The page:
So what’s a viewer to do when the acting sucks, the dialogue is cringy, the characters are dumb and the deaths are mundane? Well, sometimes you have to make your own fun. In the case of To All A Goodnight I realized early on that I could entertain myself by playing a game of “What the hell is that in the background?” One of the downsides to a limited production is that you often can’t find a lot of matching decor and are kind of forced to use whatever you can get your hands on for cheap. And let me tell you, this film’s got some random stuff. Some oddities seen here include a comic book poster in the bathroom (strategically placed over the toilet, no less), what looks like the *framed* top of a risqué calendar in the stairway (Remember, this is supposed to be a Finishing School, not a sorority (though even the film seems to forget and mix-up the two)), and, my personal favorite, some weird-ass face-thing in the kitchen that looks like it’s channeling the Necronomicon from Evil Dead… about a year before that movie even came out.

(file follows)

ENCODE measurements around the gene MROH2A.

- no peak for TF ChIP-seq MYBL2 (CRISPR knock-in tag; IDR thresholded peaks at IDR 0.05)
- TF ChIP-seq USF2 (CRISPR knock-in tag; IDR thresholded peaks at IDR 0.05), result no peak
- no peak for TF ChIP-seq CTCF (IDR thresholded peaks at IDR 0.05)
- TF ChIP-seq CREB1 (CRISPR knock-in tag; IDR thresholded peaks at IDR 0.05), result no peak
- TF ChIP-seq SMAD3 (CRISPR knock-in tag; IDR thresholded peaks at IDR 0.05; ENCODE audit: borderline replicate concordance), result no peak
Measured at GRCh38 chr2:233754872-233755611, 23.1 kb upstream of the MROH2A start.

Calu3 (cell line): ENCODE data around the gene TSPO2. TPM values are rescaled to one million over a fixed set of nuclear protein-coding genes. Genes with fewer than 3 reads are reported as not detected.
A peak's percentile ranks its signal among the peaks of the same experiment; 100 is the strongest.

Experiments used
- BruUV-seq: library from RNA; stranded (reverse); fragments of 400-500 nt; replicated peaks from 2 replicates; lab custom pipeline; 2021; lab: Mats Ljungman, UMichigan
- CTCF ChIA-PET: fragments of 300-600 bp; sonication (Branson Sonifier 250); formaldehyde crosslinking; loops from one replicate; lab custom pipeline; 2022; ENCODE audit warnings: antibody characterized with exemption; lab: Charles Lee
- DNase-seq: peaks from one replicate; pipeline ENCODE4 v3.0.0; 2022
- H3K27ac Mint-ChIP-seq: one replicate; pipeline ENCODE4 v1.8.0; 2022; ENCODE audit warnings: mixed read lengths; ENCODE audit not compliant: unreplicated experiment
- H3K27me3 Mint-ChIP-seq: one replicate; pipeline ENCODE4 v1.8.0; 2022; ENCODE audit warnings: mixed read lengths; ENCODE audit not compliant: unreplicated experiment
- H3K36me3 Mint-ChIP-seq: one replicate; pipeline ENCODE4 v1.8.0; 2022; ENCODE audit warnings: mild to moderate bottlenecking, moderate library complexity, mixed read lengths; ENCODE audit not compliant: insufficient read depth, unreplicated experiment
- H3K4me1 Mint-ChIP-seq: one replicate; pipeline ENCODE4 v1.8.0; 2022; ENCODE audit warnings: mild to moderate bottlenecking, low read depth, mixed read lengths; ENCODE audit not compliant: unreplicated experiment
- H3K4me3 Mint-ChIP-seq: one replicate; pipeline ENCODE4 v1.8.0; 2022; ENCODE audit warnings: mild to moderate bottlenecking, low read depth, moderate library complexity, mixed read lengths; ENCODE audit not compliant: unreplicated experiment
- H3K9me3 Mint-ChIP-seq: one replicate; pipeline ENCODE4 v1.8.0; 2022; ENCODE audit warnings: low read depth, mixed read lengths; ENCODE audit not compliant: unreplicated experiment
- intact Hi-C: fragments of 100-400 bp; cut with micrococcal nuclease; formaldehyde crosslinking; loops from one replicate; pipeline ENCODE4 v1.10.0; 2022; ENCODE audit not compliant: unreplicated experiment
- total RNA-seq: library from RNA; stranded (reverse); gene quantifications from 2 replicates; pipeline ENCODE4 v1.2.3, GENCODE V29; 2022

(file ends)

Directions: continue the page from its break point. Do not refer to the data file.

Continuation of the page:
Why hath thou forsaken us, Wonder Woman?
I bet their parents just LOVED seeing this on the wall.
No, really. WTF is that thing behind the timer? Some kind of demonic salt shaker?
So I went from watching a good Christmas themed slasher in Black Christmas to watching….this.
Yeah, it’s a downgrade. The acting is bad, the dialogue is bad, the characters are dumb, dull and interchangeable, and most of the production values leave much to be desired. It does have decent pacing, and manages to pull off some nice effects (thank you Mark Shostrom from Evil Dead 2), but even the best effects in the world can’t make up for the lack of suspense or tension heaped on top of…well, everything else. Some of its flaws could be forgiven if the film had a good ending, but alas. It’s shocking ‘twist’ just feels bizarre and kind of out of left field. The film does still manage to be entertaining in a ‘so bad it’s good’ kind of way, but if you’re looking for a more serious or well put together slasher, then you may want to look elsewhere. This one is just mediocre.
To All A Goodnight is available on several streaming services.
It is also available on DVD and Bluray.